Read more at eia.gov

Natural Gas Production Soars in U.S.

Record Low Storage Levels Persist Despite Increased Production
EIA Dry Shale Gas Production

EIA Dry Shale Gas Production | Click to Enlarge

Natural gas production in the U.S. was the best it’s ever been in April of 2014 according to estimates from Bentek Energy, an energy market analytics company based in Denver, CO. Production for the onshore Lower 48 last month averaged 67.3 Bcf/d, which was about .5 Bcf/d higher than March of 2014 production levels of 66.8 Bcf/d.

In 2014, Bentek predicts that average U.S. production for natural gas will be 67.5 Bcf/d, due in part to a higher overall price environment for producers and continued growth in liquids-rich plays like the Eagle Ford Shale and dry gas plays like the Marcellus Shale.  Currently, natural gas is trading at 4.53/mmbtu, which is a higher price point than some analysts expected due to the increased production volumes.

Jack Wiexel, Bentek director of energy analysis, said in a company statement,”natural gas producers are enjoying a relatively robust price environment despite substantially increased output the past two months.”

Despite the increase in production, the natural gas market is facing record low storage levels. While the EIA predicts storage build for the upcoming injection season (Apr – Oct) will be record breaking, total Lower 48 end-October inventories in 2014 would still be at their lowest level since 2008.

Wiexel said, “U.S. consumers need the production levels seen in March and April to continue throughout the summer to avoid high prices in the winter.”

Natural Gas Production in the Eagle Ford

Not surprisingly, gas to oil ratios (GOR) indicate there is a greater focus on oil in the Eagle Ford, but since significant activity began in 2009, there has also been a tremendous spike in natural gas production. According to the Energy Information Administration (EIA), gas production in the Eagle Ford accounted for nearly 4,000 MMcf/d in June of 2013, compared to only 5.8 MMcf/d in 2009. The Eagle Ford accounts for about 5% of total natural gas production in the onshore Lower 48.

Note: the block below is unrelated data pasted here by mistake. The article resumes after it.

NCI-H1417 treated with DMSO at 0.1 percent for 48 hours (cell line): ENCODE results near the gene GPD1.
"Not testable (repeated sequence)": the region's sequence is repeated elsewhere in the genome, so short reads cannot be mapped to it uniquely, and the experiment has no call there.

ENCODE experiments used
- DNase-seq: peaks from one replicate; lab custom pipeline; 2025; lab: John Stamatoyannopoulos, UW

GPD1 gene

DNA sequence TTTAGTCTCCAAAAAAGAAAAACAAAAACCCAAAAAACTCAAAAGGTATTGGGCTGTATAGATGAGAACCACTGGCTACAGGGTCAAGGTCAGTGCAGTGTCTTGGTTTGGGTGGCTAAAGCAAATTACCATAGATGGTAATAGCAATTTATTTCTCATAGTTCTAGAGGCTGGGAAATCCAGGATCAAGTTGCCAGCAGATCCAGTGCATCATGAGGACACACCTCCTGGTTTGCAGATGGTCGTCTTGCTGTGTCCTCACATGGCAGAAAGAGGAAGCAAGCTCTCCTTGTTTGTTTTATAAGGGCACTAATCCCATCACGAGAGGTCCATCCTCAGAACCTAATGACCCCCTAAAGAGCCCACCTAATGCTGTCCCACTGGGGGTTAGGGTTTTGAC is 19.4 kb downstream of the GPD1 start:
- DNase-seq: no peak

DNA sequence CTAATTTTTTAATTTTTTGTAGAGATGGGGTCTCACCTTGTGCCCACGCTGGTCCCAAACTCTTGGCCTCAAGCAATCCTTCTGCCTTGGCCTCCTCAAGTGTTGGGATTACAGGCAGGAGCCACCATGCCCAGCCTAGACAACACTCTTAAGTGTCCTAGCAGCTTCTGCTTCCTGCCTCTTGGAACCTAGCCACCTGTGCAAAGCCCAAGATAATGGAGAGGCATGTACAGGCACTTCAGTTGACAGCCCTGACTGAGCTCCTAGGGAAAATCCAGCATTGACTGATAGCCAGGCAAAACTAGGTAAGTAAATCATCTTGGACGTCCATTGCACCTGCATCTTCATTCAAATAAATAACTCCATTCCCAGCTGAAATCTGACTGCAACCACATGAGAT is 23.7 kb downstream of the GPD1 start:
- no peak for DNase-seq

WoodMac: Eagle Ford to Hit Two-Million b/d Mark by 2020

Potential for Eagle Ford Production Constraints by end of Decade
Eagle Ford Shale Well Map

Eagle Ford Shale Well Map – May 2013 | Click to Enlarge

According to the oil and gas research and consulting firm Wood Mackenzie, the Eagle Ford will reach two-million b/d of crude and condensate production by 2020. Compared to the next most significant liquids-rich shale play in the U.S., the Bakken Shale, in North Dakota, the Eagle Ford is expected to produce 16% more crude and condensate production during the same year combined.

The Eagle Ford Shale is really on a roll. In June of 2014, analysts at the Bentek Energy Benposium Conference, in Houston, TX, said the Eagle Ford had the highest internal rate of return (IRR) among all other U.S. Shale plays. According to Bentek Energy Senior Analyst Catherine Bernardo, the Eagle Ford is sitting at just over 70% IRR.

Read moreEagle Ford Rate of Return Higher than Other U.S. Shale Plays

Potential for Eagle Ford Production Constraints

Currently, there aren’t  any production constraints in the Eagle Ford. That’s due to a number of factors, but namely an already existing midstream infrastructure in Texas, the completion of multiple midstream projects since the boom began and the Gulf Coast refining markets ramping up to accommodate Eagle Ford production.